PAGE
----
Avenue Q is known for its bawdy puppets, and they are a blast, but what really makes the show such a delight is its witty score, which ranges from a tuneful ballad on the uselessness of a B.A. in English to Schadenfreude, a hilarious take on the German word that means happiness at the misfortune of others.
Sesame Street has been the babysitter for several generations of kids, but one of its greatest legacies may turn out to be this musical by Robert Lopez and Jeff Marx (music and lyrics) and Jeff Whitty (book). The show opened Tuesday night at Tampa Bay Performing Arts Center.
There are at least half a dozen superbly catchy songs in Avenue Q, topped by the seven-part tour de force It Sucks To Be Me, an anthem of sorts for every 20-something who is maxed out on credit cards, can't get anything but a temp job, has a dump for an apartment and doesn't have a boyfriend. Then there's the offhand brilliance of Everyone's a Little Bit Racist, typical of the show's gleeful indulgence in stereotyping just about everyone, from blacks and Asian-Americans to Mexican busboys and Poles.
The seven principal cast members bring loads of charm to their sarcastic characters. Four of the actors operate a variety of puppets that resemble the Muppets, including a direct takeoff of Cookie Monster (Trekkie Monster, an Internet porn addict played by David Benoit). Sesame Street's Bert and Ernie (long thought to be gay in urban legend) are recalled by fussbudget Rod (Robert McClure) and slacker Nicky (Benoit), who also bring to mind Felix and Oscar from The Odd Couple.
The boy-meets-girl-and-so-on theme of Avenue Q is carried out by the fresh-faced duo of McClure, playing recent college grad Princeton, and Kelli Sawyer, playing kindergarten assistant Kate Monster. Mix Tape, their falling-in-love song, is a beauty.
Sawyer is especially appealing, playing not just Kate but the schoolteacher's vampy rival, Lucy, a dead-on Mae West spoof. She can be passionately romantic in belting out the torch song There's a Fine, Fine Line ("between love and a waste of time''), while also coming across as a guy's best friend in relating to Princeton, Trekkie Monster and Brian (Cole Porter), a would-be TV talk-show comic in red sneakers. Brian's fiance, Christmas Eve (Angela Ai), is a therapist with no clients beyond her neurotic friends from the neighborhood.
Carla Renata has the non-puppet role of Gary Coleman — yes, that Gary Coleman, the has-been former child actor from Diff'rent Strokes, now the apartment building superintendent of Avenue Q. The dreadlocked Renata, a comic powerhouse in rugby shirt, coveralls and tool belt, teams up with the Bad Idea Bears (Benoit and Minglie Chen) to cheer on the infamous puppet sex scene.
Director Jason Moore established a smart tone for the show, which borrows from another TV classic, Rowan and Martin's Laugh-In, in farcical bits done from windows of the dingy apartment building in numbers like The Internet Is for Porn. Princeton's aria to finding himself, Purpose, features singing cardboard boxes that are so cool.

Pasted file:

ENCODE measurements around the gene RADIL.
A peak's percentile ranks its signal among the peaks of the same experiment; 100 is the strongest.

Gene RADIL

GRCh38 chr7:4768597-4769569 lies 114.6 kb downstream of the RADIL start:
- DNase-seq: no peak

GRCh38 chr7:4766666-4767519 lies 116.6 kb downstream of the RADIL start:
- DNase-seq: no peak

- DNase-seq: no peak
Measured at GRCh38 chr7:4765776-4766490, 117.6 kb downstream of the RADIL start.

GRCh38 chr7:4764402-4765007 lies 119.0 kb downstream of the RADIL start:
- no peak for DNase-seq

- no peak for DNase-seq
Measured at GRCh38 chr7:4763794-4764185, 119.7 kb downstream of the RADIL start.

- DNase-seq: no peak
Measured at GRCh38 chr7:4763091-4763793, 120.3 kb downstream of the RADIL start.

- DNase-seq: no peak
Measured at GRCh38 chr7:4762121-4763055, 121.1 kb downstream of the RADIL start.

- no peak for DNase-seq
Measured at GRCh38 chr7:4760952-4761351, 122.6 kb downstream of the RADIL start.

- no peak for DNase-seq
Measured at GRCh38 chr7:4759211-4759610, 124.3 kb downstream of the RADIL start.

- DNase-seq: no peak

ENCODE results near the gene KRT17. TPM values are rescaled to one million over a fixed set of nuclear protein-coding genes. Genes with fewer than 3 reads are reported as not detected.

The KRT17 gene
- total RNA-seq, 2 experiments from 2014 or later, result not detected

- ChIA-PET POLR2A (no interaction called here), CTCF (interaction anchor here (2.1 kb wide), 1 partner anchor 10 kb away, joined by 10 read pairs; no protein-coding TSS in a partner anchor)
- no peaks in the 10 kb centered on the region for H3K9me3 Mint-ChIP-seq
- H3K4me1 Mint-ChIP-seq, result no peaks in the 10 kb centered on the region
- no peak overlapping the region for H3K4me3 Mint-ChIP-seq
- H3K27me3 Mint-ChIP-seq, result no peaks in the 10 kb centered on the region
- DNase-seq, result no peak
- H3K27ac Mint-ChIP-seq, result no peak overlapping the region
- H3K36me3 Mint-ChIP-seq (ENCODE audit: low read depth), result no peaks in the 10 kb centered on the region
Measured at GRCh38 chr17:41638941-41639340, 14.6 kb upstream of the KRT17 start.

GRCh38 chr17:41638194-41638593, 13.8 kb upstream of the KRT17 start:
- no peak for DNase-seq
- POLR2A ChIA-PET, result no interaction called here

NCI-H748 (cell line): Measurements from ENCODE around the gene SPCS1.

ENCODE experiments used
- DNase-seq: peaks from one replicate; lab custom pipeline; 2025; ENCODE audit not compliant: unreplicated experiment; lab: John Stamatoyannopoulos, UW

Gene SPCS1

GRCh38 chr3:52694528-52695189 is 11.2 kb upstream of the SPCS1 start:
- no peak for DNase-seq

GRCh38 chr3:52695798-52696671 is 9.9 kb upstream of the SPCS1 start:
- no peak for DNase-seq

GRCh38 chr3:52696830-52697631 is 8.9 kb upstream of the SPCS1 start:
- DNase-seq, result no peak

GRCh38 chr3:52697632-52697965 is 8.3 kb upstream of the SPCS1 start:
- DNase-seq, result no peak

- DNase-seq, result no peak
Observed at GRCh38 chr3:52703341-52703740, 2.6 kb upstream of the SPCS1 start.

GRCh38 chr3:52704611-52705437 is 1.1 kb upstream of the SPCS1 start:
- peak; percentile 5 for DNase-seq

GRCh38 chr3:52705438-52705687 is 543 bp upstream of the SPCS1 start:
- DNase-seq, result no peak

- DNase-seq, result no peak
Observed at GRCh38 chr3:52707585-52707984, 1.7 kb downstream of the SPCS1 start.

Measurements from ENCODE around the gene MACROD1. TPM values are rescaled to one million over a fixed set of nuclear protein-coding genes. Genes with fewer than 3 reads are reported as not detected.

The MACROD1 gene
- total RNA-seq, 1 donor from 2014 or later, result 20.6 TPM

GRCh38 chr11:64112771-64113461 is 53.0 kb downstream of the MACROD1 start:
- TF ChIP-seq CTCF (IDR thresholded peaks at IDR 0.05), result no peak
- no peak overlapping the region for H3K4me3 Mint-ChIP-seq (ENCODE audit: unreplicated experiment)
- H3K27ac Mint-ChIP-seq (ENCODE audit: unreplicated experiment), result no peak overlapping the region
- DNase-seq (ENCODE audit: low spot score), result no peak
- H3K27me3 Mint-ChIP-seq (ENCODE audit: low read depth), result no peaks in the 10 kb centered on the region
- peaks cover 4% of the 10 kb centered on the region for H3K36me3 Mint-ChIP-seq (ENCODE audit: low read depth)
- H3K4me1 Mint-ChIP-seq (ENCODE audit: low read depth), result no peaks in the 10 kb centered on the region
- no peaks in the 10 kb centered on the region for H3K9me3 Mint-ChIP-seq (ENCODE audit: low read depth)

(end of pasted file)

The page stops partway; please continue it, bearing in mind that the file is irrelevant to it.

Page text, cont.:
The puppetry takes precedence over dance in Avenue Q, which has good-natured if minimal choreography by Ken Roberson. But there is one supremely inspired dance homage, the fantasy ballet by Rod and Nicky, a puppet pas de deux. The roommates' duet, If You Were Gay, features some marvelously funky Spike Jones-style orchestrations from the band in the pit, conducted by Andrew Graham.
True to its Sesame Street roots, Avenue Q is designed to sound like a TV show, so it's loud, with two pillars of speakers flanking the stage. Sometimes the racket overwhelms the clever lyrics, as in a chorus of I Wish I Could Go Back to College. To extend the morning TV theme, there are a pair of video screens that periodically descend for animation sequences to illustrate songs.
From a seat eight rows from the stage, the Avenue Q actors and puppets came across vividly. Some of the nuances of the performances were undoubtedly lost in the upper galleries of 2,600-seat Morsani Hall. The woman next to me astutely observed that for the most part, she focused on the puppets, but when a number called for emotion, her attention shifted to the actors.
The biggest roar from the crowd Tuesday came at the reference to George Bush in the finale's catalog of things that are "only for now!'' A crack about Scientology also got a big laugh. There's even some shrewd financial advice for these troubled times from Trekkie Monster: "In volatile market, only stable investment is porn!''
In an omission that would irritate Rod (a show queen whose favorite book is Broadway Musicals of the 1940s), TBPAC's CenterBill doesn't have a song list.
John Fleming can be reached at (727) 893-8716 or firstname.lastname@example.org.